Powell notes, “One of the benefits of this pre-treatment process is to have a pile of concentrated nutrients easy to move and to apply to fields.” He adds, “We are able to concentrate approximately 80 percent of phosphorus and 35 percent of nitrogen.”
This specific project is intended to be used as a demonstration for others who may be considering this type of nutrient management. In addition, they are working to take that water and put it in the nearby river to use as stream flow augmentation for salmon in the river. Powell adds, “You don’t have to take it that far, and I don’t think that will happen in every application, but with this project, we want to show what is possible.”
Powell says he believes dairy producers need to have options, and this project shows various ways they can use advanced nutrient management. “This is a good tool that needs to be in the toolbox, since environmental regulations are not going away, and dairies need to have options,” he notes.
Different farms require different applications. Powell explains, “There are certain places where this makes a lot more sense. In this case, Coldstream doesn’t have a nutrient problem; they have a water problem. It rains a lot, so this is an opportunity to remove water from the system.” He continues, “Places where dairies have to haul manure long distances, concentrating the nutrients will provide a real benefit.” In addition, if a farm needs more water for irrigation or for cow drinking water, then this may be an opportunity for them. Powell said there is no silver bullet for everyone; it’s going to be a good solution in certain situations, and others won’t need it.
“This technology had some good research behind it; it was being done successfully in Europe, and we thought it was the real deal and, with the grant, we decided to move forward with it,” Smith adds. In this northwest corner of Washington, natural resource conservation is important. “There are a lot of conservation efforts existing in the area already. During the summer months, we can irrigate most of our land, but at times the river flow can be below what is deemed necessary to maintain a healthy fish population, and adding water from our system can be helpful,” he says. While in the process of testing the water and attaining the permits necessary to discharge into the stream, the farm is holding it in their lagoon.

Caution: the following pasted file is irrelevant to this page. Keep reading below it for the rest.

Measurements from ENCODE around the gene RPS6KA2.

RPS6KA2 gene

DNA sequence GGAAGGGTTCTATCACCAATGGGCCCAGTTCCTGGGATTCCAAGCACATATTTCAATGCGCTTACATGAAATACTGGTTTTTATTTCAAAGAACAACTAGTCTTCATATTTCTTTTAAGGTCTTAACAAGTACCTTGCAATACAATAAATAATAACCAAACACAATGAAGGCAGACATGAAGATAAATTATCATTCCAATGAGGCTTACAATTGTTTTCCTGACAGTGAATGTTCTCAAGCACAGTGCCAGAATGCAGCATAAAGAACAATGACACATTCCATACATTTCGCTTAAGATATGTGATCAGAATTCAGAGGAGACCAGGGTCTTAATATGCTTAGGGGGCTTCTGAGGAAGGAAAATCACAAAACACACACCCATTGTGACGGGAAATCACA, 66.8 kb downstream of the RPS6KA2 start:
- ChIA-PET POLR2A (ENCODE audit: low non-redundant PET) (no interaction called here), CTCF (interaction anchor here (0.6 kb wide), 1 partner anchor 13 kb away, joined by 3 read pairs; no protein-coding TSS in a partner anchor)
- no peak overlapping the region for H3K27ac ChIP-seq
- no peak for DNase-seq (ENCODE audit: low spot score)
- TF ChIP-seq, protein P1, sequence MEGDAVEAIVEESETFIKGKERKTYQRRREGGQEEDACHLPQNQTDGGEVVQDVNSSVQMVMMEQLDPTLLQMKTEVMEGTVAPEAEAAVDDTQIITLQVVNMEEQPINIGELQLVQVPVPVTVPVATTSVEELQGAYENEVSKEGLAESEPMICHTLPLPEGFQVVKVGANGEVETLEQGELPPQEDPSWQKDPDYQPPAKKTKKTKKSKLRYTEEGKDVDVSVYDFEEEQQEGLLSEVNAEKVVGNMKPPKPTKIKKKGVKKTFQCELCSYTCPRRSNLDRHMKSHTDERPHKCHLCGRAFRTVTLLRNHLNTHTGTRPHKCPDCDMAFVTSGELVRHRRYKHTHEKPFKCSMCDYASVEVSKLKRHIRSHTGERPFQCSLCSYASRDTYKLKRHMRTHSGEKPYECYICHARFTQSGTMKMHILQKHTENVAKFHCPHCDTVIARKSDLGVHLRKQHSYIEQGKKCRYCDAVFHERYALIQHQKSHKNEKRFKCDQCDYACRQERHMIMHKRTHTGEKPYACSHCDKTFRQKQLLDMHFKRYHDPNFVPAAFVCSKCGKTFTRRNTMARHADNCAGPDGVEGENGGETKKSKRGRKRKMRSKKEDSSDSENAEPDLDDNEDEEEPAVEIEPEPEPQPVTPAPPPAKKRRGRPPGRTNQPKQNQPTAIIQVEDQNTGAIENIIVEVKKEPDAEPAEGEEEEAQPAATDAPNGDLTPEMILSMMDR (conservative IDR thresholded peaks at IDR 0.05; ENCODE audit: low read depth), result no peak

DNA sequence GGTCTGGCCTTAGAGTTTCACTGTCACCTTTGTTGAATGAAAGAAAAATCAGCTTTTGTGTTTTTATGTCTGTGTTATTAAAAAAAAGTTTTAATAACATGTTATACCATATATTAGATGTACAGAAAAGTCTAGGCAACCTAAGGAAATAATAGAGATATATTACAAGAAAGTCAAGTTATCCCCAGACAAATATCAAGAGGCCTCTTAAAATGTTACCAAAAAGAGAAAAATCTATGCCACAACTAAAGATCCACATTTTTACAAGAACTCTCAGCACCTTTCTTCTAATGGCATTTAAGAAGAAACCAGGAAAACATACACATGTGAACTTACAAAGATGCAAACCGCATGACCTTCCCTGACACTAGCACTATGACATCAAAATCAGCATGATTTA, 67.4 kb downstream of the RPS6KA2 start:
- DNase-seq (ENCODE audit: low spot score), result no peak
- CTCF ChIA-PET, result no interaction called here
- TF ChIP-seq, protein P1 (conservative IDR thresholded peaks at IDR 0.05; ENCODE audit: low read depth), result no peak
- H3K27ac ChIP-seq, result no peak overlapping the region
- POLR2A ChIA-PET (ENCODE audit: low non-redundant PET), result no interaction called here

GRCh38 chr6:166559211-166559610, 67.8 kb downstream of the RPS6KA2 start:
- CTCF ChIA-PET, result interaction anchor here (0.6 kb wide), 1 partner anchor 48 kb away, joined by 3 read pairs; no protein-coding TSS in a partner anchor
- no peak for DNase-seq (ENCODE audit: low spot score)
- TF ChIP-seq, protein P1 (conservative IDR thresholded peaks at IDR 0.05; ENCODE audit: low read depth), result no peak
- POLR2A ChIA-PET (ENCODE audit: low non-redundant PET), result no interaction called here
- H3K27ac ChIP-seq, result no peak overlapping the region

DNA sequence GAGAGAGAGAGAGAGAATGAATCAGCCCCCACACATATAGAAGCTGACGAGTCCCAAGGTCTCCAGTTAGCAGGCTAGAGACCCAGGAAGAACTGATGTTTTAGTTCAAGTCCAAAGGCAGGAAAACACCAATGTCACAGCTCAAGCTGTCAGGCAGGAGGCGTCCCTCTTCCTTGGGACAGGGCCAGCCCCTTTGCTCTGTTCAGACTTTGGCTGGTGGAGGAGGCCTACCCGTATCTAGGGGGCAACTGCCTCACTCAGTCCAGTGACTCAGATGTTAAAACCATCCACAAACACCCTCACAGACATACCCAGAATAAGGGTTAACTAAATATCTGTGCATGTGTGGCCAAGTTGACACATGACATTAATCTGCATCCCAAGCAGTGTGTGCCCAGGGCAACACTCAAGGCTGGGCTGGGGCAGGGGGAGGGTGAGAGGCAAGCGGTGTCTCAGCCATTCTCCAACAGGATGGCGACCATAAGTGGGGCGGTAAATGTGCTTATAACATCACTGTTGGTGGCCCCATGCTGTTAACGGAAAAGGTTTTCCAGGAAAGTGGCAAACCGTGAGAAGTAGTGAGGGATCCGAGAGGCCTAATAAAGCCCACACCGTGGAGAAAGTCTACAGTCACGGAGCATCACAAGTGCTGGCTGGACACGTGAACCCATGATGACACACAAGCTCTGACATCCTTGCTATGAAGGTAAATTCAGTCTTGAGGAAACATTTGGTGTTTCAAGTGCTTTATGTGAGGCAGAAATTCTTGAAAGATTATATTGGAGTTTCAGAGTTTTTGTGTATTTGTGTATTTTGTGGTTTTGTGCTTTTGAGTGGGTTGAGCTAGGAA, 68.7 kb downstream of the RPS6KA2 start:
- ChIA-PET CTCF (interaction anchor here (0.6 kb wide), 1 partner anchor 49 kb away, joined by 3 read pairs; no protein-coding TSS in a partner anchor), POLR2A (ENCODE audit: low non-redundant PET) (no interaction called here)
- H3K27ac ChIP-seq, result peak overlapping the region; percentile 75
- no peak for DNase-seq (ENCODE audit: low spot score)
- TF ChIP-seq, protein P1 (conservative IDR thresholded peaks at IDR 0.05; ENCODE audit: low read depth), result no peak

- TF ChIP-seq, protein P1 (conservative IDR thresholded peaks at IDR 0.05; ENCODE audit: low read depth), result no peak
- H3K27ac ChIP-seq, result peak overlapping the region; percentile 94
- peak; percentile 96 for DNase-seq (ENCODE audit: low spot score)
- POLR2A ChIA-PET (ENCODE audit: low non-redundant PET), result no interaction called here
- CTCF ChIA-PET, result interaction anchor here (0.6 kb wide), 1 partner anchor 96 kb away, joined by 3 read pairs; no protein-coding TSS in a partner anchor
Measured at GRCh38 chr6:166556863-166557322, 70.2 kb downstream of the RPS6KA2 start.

Smith admits, “We struggle just like everyone else in the industry; 2018 has been one of the toughest years next to 2009, and farmers are eternal optimists, so we always have that mentality.” He continues, “But when we can take a project like this, with measurable results, like lower trucking costs to get nutrients on the fields and getting more manure out in a timely fashion, and use all of our nutrients rather than giving it away because we don’t have storage capacity and, in turn, buying fertilizer at a later date, then it’s a huge win for us.” Smith says they also have the potential of another income stream with selling the solid byproducts.
Powell is looking forward to the end result of this project. “They are a well-run, well-respected dairy and have been a great partner in this project, and we are very thankful,” Powell concludes.
Coldstream Farm LLC is currently milking 1,600 cows with 20 employees, in addition to the family. Jeff and Vickie Rainey started the dairy in 1978 and had three daughters. Galen Smith married the oldest daughter, Laura, and came into the dairy in 2000 and became a partner in 2008. In 2012, they expanded with the 50-stall rotary parlor and a new barn. Today, Galen is the general manager, Laura does the bookkeeping, sister-in-law Lynne Wheeler does the herd health and mowing, while Galen’s brother, Brad Smith, oversees the nutrient management program, the crops and helps Lynne manage the heifer program. Jeff and Vickie are still involved in a supervisory capacity.
Melissa Hart is a freelance writer in North Adams, Michigan.
Photo 1: The clean-water membrane technology starts with liquid manure after the solids have been separated. In the pre-treatment step an organic polymer is added to bind solids together. The remaining liquid is sent through a two-step membrane process of nano-filtration followed by reverse osmosis. Photos courtesy of Regenis.